The number fourteen team did a great job of getting a bad car together and pulling a tenth place finish from what could have been a very bad day. The 48 team's day could have been worse, but it also could have been better. They finished thirteenth.
Denny Hamlin is very emotional, still in mourning over the death of his grandmother a few days ago. Hamlin did a great job being able to put aside a personal tragedy to concentrate on racing. Seriously, I need tissues.
My pick fives really sucked this week, but that is a different story, This was a pretty good race at Pocono, especially toward the end. The aggressive racing throughout the field continued long after the restarts, and the importance of making the cut for the Chase for the Championship is made very clear.
ESPN is getting much better at covering the racing throughout the field, although it is still a little jerky, lacking transition, but we feel they are very close to getting the hang of it. Just as the racing gets better, so will the coverage. Good job to all the drivers and to ESPN for providing us with a very good show.
Sunday, August 02, 2009
"Major League Baseball players don't play in Triple A baseball games, so why do NASCAR Cup drivers compete in the Nationwide Series?"
That is one of the questions we see on various forums, blogs, and news journals pertaining to the participation of NASCAR Sprint Cup drivers in the NASCAR Nationwide Series. There are several premises, however, in that question that are wrong.
The first flawed premise is the assumption that NASCAR is structured in the same way as professional baseball. It isn't. The teams in baseball are franchises of Major League Baseball, while the teams in NASCAR are, at all levels, fully and independently owned private businesses. The players and the team owners in baseball are employees of Major League Baseball, while the team owners and drivers in NASCAR are not employees of NASCAR.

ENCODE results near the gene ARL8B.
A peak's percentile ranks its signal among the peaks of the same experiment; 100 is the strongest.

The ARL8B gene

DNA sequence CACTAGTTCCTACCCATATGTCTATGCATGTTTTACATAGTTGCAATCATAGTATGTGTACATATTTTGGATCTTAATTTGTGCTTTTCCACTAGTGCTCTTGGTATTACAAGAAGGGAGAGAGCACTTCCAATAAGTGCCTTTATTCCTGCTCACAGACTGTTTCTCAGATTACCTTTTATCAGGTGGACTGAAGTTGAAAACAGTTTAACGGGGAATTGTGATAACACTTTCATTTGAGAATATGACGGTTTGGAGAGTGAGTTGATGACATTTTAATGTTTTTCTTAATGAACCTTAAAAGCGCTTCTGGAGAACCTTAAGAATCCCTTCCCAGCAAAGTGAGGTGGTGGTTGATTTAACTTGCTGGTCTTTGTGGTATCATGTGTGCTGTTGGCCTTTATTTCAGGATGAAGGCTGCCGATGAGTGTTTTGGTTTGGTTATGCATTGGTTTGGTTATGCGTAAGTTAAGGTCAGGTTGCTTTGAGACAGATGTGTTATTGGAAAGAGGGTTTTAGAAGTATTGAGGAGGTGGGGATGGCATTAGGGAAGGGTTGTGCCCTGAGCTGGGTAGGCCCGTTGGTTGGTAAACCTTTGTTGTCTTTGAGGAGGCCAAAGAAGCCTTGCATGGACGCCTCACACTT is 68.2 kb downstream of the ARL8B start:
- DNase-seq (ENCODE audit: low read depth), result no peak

Major League Baseball can regulate the manner in which new players are recruited, and how much they get paid. NASCAR can not. Major League Baseball teams can not put their players in pads and helmets and play football against the Pittsburgh Steelers. NASCAR team owners can build or own cars for ARCA, Rolex Grand Am, American Le Mans Series, Indy Racing League, or even USAC, if they wished, and put their "Sprint Cup" driver in any of those cars at any time.
One logical comparison, if one must be made, is that while baseball teams use their affiliated Triple A teams for training and remedial training of their players, and NASCAR team owners often use the Nationwide Series to give their drivers "seat time" on certain tracks. Another comparison is that professional baseball players work their way up through the ranks to play in Major League, in order to learn the rules and the style of play, while NASCAR drivers must also gain experience and learn the rules in order to get a license to race on the superspeedways.
The major flaw in the statement that opened this item is that "Major League baseball players don't play in Triple A games."